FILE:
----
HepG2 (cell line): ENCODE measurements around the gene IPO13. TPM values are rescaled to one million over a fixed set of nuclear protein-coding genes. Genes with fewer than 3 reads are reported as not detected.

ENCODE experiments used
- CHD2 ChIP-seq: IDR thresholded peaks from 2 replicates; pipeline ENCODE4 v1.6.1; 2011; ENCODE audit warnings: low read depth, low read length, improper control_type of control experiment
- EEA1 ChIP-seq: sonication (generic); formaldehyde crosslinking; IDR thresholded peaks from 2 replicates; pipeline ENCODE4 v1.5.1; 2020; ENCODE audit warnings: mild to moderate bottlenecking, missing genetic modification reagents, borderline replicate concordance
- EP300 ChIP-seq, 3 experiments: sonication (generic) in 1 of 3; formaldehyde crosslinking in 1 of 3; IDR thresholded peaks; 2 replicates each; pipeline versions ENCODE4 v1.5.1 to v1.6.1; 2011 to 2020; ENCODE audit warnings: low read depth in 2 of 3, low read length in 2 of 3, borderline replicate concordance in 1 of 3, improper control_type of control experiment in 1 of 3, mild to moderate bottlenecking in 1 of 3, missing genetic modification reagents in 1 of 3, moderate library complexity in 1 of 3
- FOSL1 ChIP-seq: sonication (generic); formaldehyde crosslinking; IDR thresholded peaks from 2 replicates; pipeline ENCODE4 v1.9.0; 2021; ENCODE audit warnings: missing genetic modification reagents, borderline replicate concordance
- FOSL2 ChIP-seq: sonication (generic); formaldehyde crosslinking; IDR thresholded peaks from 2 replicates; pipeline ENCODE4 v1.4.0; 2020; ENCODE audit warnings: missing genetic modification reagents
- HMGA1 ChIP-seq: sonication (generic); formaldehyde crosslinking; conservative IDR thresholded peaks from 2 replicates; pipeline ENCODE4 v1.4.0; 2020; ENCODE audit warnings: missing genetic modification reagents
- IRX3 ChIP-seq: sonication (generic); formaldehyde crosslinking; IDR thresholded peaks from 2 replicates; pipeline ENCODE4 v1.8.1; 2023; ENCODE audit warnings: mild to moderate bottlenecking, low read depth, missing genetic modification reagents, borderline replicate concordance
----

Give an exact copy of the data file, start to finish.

HepG2 (cell line): ENCODE measurements around the gene IPO13. TPM values are rescaled to one million over a fixed set of nuclear protein-coding genes. Genes with fewer than 3 reads are reported as not detected.

ENCODE experiments used
- CHD2 ChIP-seq: IDR thresholded peaks from 2 replicates; pipeline ENCODE4 v1.6.1; 2011; ENCODE audit warnings: low read depth, low read length, improper control_type of control experiment
- EEA1 ChIP-seq: sonication (generic); formaldehyde crosslinking; IDR thresholded peaks from 2 replicates; pipeline ENCODE4 v1.5.1; 2020; ENCODE audit warnings: mild to moderate bottlenecking, missing genetic modification reagents, borderline replicate concordance
- EP300 ChIP-seq, 3 experiments: sonication (generic) in 1 of 3; formaldehyde crosslinking in 1 of 3; IDR thresholded peaks; 2 replicates each; pipeline versions ENCODE4 v1.5.1 to v1.6.1; 2011 to 2020; ENCODE audit warnings: low read depth in 2 of 3, low read length in 2 of 3, borderline replicate concordance in 1 of 3, improper control_type of control experiment in 1 of 3, mild to moderate bottlenecking in 1 of 3, missing genetic modification reagents in 1 of 3, moderate library complexity in 1 of 3
- FOSL1 ChIP-seq: sonication (generic); formaldehyde crosslinking; IDR thresholded peaks from 2 replicates; pipeline ENCODE4 v1.9.0; 2021; ENCODE audit warnings: missing genetic modification reagents, borderline replicate concordance
- FOSL2 ChIP-seq: sonication (generic); formaldehyde crosslinking; IDR thresholded peaks from 2 replicates; pipeline ENCODE4 v1.4.0; 2020; ENCODE audit warnings: missing genetic modification reagents
- HMGA1 ChIP-seq: sonication (generic); formaldehyde crosslinking; conservative IDR thresholded peaks from 2 replicates; pipeline ENCODE4 v1.4.0; 2020; ENCODE audit warnings: missing genetic modification reagents
- IRX3 ChIP-seq: sonication (generic); formaldehyde crosslinking; IDR thresholded peaks from 2 replicates; pipeline ENCODE4 v1.8.1; 2023; ENCODE audit warnings: mild to moderate bottlenecking, low read depth, missing genetic modification reagents, borderline replicate concordance